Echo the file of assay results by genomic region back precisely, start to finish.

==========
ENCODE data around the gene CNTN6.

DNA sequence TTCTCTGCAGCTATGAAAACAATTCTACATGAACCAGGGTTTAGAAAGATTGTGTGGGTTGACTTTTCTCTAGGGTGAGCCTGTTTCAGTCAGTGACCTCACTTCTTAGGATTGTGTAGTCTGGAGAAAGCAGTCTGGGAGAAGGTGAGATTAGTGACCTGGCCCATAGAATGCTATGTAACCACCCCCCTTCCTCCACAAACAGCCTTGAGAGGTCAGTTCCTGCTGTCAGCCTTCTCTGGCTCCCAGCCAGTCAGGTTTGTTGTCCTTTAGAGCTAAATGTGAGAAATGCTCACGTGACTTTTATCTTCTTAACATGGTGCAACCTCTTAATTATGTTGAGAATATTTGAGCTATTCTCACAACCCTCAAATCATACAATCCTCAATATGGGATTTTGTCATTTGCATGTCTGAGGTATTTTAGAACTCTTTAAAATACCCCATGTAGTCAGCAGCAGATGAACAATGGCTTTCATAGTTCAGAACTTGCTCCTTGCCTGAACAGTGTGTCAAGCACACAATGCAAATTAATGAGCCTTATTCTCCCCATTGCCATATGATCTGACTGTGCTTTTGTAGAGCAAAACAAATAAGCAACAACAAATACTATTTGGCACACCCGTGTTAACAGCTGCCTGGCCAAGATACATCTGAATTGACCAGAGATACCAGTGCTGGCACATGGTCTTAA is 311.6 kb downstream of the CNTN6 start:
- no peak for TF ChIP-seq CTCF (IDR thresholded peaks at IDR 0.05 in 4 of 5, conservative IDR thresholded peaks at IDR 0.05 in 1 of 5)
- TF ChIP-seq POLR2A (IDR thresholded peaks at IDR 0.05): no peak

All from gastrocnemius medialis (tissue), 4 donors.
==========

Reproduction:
ENCODE data around the gene CNTN6.

DNA sequence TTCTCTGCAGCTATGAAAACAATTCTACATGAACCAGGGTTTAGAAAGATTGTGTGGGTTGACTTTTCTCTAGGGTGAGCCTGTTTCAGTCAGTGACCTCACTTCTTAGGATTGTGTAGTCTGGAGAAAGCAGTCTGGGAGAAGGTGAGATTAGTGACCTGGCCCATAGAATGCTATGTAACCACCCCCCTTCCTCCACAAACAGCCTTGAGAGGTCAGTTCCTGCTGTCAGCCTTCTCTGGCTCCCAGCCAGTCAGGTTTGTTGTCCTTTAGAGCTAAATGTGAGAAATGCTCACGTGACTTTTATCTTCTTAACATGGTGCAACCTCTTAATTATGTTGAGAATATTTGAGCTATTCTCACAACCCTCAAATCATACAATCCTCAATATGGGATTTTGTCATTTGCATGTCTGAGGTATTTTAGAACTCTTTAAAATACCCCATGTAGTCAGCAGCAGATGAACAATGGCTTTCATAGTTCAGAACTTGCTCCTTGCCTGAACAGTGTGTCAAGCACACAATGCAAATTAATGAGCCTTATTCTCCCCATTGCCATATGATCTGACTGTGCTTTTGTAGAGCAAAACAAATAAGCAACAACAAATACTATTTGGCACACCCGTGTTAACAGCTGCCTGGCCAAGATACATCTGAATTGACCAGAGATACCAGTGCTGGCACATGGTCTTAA is 311.6 kb downstream of the CNTN6 start:
- no peak for TF ChIP-seq CTCF (IDR thresholded peaks at IDR 0.05 in 4 of 5, conservative IDR thresholded peaks at IDR 0.05 in 1 of 5)
- TF ChIP-seq POLR2A (IDR thresholded peaks at IDR 0.05): no peak

All from gastrocnemius medialis (tissue), 4 donors.